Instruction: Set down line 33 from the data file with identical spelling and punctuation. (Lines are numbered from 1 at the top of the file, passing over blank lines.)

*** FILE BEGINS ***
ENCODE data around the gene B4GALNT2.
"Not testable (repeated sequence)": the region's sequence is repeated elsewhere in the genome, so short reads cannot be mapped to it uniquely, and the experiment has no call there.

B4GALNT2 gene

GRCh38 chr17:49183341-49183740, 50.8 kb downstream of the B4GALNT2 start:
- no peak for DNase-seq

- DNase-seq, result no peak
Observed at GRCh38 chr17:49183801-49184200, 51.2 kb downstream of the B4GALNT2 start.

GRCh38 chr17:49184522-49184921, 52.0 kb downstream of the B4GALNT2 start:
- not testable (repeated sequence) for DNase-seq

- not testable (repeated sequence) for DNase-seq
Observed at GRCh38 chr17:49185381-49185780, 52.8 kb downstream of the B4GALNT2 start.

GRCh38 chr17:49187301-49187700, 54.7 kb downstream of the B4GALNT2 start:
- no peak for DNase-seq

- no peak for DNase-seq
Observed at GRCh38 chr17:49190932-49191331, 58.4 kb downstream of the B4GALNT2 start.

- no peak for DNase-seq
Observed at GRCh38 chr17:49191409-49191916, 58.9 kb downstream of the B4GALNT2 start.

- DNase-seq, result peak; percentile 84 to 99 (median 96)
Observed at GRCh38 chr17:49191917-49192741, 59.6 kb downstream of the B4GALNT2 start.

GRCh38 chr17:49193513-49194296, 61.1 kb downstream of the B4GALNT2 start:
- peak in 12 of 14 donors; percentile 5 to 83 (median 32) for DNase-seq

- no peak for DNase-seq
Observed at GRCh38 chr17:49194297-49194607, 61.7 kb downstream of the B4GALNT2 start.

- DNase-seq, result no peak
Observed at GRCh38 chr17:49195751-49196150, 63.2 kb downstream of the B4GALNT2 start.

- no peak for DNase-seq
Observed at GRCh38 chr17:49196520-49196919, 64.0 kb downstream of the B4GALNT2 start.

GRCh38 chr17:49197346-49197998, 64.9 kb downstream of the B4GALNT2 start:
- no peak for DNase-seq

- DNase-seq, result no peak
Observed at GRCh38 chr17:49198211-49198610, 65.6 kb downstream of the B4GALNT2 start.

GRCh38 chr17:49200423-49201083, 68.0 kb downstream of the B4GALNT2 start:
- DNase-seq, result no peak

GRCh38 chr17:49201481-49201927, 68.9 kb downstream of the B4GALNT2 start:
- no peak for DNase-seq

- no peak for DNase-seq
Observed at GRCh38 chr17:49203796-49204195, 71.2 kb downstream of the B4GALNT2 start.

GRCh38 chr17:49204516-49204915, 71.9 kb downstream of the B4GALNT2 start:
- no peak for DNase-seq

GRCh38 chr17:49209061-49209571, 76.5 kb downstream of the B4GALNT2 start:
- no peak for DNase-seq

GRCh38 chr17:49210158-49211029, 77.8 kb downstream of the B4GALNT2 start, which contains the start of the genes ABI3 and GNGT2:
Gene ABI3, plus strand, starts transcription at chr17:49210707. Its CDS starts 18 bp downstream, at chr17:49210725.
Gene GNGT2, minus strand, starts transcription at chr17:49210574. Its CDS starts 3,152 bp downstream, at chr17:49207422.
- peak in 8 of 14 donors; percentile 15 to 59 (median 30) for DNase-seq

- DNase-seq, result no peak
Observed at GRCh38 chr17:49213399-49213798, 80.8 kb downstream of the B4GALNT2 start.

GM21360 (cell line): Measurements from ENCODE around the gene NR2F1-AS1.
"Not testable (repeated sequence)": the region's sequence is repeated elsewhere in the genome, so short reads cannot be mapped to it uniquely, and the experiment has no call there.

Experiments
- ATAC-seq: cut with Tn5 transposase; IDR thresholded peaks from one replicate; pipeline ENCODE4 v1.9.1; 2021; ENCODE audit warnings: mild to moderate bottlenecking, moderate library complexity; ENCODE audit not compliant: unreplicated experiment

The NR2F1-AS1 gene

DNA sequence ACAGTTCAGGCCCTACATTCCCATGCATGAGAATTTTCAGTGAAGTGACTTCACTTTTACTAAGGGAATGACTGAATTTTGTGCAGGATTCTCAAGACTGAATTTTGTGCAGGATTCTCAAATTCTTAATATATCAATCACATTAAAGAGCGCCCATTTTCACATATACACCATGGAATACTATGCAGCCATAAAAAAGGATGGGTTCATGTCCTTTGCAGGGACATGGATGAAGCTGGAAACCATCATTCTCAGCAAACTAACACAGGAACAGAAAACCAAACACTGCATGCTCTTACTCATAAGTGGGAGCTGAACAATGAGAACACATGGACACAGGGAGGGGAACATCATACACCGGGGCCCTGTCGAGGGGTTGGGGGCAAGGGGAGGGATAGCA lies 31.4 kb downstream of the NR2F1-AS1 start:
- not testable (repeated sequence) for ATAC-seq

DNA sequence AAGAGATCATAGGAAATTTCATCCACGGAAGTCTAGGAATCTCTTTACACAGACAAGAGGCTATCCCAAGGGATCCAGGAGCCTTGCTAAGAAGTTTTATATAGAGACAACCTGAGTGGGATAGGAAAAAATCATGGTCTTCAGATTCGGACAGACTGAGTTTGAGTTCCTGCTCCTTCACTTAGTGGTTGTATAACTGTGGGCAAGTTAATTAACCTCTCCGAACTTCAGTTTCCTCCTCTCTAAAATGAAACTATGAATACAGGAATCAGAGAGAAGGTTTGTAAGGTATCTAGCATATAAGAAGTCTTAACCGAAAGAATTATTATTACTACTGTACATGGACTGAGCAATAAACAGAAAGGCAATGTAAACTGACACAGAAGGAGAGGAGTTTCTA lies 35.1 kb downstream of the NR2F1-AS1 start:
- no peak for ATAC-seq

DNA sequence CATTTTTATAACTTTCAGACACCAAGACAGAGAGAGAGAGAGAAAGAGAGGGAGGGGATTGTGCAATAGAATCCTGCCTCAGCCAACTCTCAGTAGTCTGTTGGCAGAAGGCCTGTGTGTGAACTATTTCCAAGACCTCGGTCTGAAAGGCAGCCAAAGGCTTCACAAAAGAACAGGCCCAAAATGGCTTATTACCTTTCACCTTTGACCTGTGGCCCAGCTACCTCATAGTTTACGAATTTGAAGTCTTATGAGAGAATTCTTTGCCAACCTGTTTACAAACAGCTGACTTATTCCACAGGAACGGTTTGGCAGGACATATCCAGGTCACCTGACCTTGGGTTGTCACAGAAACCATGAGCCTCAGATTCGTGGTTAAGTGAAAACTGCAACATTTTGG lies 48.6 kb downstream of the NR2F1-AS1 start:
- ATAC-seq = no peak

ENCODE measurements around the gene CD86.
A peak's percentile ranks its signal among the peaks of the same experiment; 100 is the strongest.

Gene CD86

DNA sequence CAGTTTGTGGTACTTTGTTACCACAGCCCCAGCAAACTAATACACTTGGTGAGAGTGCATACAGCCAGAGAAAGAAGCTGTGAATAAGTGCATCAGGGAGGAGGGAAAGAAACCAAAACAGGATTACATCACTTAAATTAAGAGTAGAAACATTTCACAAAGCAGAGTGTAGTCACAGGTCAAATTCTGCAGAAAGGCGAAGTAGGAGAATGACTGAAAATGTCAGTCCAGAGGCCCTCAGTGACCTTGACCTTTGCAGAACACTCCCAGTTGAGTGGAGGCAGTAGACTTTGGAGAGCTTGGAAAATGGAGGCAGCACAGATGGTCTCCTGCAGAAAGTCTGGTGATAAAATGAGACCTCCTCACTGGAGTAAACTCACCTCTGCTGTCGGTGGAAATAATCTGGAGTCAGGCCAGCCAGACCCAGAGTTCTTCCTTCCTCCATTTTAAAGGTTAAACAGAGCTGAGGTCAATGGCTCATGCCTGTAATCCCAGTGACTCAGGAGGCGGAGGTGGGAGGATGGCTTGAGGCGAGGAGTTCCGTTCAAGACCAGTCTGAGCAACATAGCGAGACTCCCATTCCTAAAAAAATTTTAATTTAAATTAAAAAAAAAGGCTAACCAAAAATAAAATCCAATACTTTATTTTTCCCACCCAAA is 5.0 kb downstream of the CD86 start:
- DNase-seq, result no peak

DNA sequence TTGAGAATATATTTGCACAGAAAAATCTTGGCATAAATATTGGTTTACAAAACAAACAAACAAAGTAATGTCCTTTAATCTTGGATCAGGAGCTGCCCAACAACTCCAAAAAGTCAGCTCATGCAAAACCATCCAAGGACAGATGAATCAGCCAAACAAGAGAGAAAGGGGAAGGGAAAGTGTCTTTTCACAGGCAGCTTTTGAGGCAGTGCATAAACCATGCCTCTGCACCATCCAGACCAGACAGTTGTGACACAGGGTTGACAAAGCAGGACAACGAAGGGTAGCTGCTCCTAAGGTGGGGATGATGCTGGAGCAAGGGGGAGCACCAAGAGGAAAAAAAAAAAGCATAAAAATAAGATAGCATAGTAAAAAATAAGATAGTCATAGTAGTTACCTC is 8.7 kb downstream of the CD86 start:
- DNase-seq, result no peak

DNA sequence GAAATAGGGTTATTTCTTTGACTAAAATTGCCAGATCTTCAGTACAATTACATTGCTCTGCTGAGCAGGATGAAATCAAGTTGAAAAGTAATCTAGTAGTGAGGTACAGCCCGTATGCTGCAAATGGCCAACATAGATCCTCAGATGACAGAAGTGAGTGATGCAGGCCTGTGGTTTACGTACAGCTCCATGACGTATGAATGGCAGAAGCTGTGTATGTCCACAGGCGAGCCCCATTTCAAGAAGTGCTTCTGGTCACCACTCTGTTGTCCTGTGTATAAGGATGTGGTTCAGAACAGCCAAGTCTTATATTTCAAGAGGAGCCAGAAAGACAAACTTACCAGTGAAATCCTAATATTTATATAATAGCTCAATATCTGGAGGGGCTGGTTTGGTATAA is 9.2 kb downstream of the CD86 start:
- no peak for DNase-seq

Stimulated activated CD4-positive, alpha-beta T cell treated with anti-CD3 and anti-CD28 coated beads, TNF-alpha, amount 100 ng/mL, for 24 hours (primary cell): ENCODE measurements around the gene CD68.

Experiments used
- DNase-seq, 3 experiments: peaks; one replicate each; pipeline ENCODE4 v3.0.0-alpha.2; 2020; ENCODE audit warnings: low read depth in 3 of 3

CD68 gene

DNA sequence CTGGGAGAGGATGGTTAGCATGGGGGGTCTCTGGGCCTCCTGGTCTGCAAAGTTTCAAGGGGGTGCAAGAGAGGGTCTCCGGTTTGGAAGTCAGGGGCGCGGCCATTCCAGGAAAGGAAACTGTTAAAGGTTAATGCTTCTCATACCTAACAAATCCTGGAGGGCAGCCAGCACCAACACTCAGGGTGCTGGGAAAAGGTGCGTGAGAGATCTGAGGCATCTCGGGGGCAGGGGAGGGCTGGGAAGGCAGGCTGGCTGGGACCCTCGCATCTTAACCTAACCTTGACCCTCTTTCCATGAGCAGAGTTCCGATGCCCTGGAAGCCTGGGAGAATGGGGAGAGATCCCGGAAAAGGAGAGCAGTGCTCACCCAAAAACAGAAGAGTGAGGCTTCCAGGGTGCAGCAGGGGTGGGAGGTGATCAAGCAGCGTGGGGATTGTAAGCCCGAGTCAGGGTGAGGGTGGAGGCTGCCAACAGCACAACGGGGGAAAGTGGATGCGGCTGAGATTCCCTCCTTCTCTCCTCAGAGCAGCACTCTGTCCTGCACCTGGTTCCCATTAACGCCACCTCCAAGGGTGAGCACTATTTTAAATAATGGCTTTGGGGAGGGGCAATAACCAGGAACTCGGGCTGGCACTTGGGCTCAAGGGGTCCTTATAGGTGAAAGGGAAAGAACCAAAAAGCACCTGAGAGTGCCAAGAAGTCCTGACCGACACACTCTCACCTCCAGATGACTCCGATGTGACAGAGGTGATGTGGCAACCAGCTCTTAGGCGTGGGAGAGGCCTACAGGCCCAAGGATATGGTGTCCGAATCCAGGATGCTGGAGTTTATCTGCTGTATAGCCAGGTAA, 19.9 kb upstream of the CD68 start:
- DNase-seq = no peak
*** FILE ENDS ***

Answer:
- DNase-seq, result no peak